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Here's What Imperial Brands PLC's (LON:IMB) P/E Ratio Is Telling Us

Simply Wall St

The goal of this article is to teach you how to use price to earnings ratios (P/E ratios). We'll show how you can use Imperial Brands PLC's (LON:IMB) P/E ratio to inform your assessment of the investment opportunity. What is Imperial Brands's P/E ratio? Well, based on the last twelve months it is 13.12. That means that at current prices, buyers pay £13.12 for every £1 in trailing yearly profits.

Check out our latest analysis for Imperial Brands

How Do I Calculate Imperial Brands's Price To Earnings Ratio?

The formula for P/E is:

Price to Earnings Ratio = Price per Share ÷ Earnings per Share (EPS)

Or for Imperial Brands:

P/E of 13.12 = £21.4 ÷ £1.63 (Based on the year to March 2019.)

Is A High Price-to-Earnings Ratio Good?

The higher the P/E ratio, the higher the price tag of a business, relative to its trailing earnings. That is not a good or a bad thing per se, but a high P/E does imply buyers are optimistic about the future.

How Does Imperial Brands's P/E Ratio Compare To Its Peers?

The P/E ratio essentially measures market expectations of a company. As you can see below Imperial Brands has a P/E ratio that is fairly close for the average for the tobacco industry, which is 13.6.

LSE:IMB Price Estimation Relative to Market, July 29th 2019

Its P/E ratio suggests that Imperial Brands shareholders think that in the future it will perform about the same as other companies in its industry classification. So if Imperial Brands actually outperforms its peers going forward, that should be a positive for the share price. I would further inform my view by checking insider buying and selling., among other things.

How Growth Rates Impact P/E Ratios

Probably the most important factor in determining what P/E a company trades on is the earnings growth. When earnings grow, the 'E' increases, over time. That means even if the current P/E is high, it will reduce over time if the share price stays flat. And as that P/E ratio drops, the company will look cheap, unless its share price increases.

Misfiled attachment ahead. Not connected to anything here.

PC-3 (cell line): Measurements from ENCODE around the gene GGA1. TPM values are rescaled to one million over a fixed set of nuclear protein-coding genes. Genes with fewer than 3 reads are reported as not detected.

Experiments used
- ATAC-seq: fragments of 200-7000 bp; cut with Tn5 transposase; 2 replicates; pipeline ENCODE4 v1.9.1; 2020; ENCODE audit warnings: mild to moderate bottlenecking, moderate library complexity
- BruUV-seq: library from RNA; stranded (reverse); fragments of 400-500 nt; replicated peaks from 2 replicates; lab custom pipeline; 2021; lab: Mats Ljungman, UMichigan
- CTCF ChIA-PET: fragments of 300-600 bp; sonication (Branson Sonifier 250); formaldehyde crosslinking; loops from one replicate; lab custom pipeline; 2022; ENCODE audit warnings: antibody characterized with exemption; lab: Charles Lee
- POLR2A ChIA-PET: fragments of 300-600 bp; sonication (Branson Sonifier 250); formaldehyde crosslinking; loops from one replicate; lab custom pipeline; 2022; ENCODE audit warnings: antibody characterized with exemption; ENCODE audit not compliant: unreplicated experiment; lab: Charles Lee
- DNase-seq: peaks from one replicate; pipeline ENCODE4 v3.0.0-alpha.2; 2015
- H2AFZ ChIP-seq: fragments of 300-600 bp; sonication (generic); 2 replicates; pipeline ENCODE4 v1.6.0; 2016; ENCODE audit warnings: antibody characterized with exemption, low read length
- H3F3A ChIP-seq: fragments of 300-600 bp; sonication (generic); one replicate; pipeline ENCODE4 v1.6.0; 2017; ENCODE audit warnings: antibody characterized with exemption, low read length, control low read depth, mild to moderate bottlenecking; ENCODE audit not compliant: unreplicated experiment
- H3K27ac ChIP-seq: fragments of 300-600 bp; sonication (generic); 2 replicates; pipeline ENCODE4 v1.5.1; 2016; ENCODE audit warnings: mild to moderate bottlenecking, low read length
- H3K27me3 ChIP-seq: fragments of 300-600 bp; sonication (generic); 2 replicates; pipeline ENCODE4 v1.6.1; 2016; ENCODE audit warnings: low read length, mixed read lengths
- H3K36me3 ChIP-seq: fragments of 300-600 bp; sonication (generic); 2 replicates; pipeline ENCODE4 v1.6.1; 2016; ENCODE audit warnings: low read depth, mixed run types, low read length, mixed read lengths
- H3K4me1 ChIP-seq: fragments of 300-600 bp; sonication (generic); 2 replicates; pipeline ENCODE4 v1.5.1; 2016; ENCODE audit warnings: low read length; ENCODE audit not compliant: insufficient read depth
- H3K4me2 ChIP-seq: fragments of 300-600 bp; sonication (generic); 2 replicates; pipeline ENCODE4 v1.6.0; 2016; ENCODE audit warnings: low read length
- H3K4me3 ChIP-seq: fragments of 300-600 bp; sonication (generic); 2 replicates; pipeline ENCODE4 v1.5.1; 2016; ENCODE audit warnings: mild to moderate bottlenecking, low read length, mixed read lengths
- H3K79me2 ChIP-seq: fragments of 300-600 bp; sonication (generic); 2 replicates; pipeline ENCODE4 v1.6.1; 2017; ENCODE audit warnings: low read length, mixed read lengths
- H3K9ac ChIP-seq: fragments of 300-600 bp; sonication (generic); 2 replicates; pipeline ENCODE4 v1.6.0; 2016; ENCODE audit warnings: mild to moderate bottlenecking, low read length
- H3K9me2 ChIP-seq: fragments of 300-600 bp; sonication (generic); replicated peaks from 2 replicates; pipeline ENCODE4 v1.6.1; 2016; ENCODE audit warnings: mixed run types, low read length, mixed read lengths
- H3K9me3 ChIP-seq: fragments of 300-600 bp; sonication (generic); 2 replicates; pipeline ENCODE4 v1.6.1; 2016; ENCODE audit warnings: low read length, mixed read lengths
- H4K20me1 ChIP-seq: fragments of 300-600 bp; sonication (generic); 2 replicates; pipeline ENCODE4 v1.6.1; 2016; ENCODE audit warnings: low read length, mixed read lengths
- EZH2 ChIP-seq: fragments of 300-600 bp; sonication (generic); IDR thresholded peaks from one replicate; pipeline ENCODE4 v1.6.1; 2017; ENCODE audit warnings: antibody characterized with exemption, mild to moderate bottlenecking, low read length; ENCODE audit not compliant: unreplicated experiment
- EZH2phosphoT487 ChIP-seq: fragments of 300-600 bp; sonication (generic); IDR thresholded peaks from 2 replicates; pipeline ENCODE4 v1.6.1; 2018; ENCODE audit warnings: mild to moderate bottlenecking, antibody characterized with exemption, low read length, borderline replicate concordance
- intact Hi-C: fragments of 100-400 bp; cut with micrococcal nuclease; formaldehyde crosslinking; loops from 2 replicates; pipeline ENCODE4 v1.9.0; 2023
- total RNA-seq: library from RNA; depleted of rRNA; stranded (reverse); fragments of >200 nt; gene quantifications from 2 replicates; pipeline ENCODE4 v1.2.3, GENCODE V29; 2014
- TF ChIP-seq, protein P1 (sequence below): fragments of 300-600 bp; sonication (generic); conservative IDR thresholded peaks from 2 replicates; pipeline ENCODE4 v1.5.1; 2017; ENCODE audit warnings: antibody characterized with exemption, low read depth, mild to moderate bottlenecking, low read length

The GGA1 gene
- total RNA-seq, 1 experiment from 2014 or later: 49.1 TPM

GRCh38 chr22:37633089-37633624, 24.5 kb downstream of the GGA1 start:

Imperial Brands increased earnings per share by a whopping 27% last year. And it has bolstered its earnings per share by 19% per year over the last five years. I'd therefore be a little surprised if its P/E ratio was not relatively high.

Remember: P/E Ratios Don't Consider The Balance Sheet

Don't forget that the P/E ratio considers market capitalization. Thus, the metric does not reflect cash or debt held by the company. In theory, a company can lower its future P/E ratio by using cash or debt to invest in growth.

While growth expenditure doesn't always pay off, the point is that it is a good option to have; but one that the P/E ratio ignores.

Is Debt Impacting Imperial Brands's P/E?

Net debt totals 63% of Imperial Brands's market cap. This is enough debt that you'd have to make some adjustments before using the P/E ratio to compare it to a company with net cash.

The Verdict On Imperial Brands's P/E Ratio

Imperial Brands's P/E is 13.1 which is below average (16.3) in the GB market. While the EPS growth last year was strong, the significant debt levels reduce the number of options available to management. If the company can continue to grow earnings, then the current P/E may be unjustifiably low.

Investors have an opportunity when market expectations about a stock are wrong. If the reality for a company is not as bad as the P/E ratio indicates, then the share price should increase as the market realizes this. So this free visualization of the analyst consensus on future earnings could help you make the right decision about whether to buy, sell, or hold.

But note: Imperial Brands may not be the best stock to buy. So take a peek at this free list of interesting companies with strong recent earnings growth (and a P/E ratio below 20).

We aim to bring you long-term focused research analysis driven by fundamental data. Note that our analysis may not factor in the latest price-sensitive company announcements or qualitative material.

If you spot an error that warrants correction, please contact the editor at editorial-team@simplywallst.com. This article by Simply Wall St is general in nature. It does not constitute a recommendation to buy or sell any stock, and does not take account of your objectives, or your financial situation. Simply Wall St has no position in the stocks mentioned. Thank you for reading.